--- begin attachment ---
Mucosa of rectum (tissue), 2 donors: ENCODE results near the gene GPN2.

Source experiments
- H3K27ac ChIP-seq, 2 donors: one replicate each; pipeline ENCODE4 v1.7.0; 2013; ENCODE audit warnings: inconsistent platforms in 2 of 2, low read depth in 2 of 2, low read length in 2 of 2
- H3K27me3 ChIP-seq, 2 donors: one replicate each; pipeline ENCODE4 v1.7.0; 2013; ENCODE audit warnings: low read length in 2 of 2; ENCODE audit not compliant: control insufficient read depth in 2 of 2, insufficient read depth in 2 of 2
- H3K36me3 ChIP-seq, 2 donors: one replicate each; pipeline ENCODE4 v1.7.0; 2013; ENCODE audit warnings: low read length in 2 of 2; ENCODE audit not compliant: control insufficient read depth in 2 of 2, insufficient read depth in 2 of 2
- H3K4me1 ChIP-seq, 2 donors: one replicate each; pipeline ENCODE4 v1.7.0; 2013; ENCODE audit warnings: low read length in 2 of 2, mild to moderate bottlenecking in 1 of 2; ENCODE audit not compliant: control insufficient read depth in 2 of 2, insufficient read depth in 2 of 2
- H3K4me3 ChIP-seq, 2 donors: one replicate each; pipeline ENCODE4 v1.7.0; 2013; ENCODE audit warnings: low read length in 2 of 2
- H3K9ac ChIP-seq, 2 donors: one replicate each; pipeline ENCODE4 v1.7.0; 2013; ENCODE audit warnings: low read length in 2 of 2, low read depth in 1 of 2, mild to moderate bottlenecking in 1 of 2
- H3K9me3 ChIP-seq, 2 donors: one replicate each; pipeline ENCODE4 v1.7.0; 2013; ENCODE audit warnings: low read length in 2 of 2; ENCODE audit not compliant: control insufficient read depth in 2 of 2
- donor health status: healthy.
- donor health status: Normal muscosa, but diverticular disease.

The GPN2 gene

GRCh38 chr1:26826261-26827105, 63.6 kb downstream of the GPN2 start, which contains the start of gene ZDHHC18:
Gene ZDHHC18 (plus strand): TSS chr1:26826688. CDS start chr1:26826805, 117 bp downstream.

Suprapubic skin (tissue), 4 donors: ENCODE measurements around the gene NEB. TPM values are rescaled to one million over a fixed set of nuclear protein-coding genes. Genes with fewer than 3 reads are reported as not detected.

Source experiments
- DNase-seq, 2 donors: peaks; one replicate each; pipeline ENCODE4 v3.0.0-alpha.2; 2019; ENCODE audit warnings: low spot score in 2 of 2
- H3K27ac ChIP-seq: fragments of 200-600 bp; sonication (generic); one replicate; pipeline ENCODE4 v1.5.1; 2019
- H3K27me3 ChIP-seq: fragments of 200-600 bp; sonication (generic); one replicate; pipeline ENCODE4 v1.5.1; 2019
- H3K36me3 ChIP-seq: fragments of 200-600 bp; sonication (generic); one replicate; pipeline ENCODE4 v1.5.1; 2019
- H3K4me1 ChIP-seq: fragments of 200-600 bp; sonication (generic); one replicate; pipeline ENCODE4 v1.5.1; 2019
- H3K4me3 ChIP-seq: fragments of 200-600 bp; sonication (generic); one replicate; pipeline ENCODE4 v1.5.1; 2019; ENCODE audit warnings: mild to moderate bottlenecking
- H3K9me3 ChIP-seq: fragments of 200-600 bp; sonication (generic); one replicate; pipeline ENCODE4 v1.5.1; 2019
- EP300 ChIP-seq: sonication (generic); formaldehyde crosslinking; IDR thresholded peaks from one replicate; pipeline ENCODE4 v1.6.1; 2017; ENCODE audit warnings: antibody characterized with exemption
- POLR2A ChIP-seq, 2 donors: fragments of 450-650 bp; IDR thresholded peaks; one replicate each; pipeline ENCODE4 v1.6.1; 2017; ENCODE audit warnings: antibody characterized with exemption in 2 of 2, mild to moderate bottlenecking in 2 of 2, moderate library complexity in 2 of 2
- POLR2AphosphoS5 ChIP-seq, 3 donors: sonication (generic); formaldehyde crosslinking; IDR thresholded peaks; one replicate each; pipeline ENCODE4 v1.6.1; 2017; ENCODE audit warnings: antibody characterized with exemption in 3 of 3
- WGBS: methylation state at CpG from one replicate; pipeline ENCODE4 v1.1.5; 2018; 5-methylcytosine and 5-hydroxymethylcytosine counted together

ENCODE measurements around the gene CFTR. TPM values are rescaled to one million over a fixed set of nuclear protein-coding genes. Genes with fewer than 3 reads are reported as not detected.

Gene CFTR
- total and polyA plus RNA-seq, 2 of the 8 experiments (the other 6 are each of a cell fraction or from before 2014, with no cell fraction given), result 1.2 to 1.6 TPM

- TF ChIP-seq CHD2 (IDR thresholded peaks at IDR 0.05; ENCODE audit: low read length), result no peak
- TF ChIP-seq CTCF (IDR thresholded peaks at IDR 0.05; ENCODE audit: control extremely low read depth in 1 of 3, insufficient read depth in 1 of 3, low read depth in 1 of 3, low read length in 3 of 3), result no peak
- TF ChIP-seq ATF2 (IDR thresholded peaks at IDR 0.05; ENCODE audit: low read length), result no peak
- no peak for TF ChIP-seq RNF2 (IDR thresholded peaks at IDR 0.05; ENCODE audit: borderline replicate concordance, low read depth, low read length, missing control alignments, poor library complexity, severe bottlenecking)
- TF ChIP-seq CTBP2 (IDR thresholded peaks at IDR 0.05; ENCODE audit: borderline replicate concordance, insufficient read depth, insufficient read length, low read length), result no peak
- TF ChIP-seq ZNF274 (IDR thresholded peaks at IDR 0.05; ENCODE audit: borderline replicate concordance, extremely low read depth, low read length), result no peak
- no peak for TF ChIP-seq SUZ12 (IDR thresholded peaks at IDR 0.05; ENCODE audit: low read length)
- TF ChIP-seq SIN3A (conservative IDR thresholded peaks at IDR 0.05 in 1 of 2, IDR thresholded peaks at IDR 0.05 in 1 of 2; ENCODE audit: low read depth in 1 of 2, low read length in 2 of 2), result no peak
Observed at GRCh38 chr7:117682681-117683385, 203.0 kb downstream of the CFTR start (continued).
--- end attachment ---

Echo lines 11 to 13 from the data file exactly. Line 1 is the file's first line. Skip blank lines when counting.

- donor health status: Normal muscosa, but diverticular disease.

The GPN2 gene

GRCh38 chr1:26826261-26827105, 63.6 kb downstream of the GPN2 start, which contains the start of gene ZDHHC18: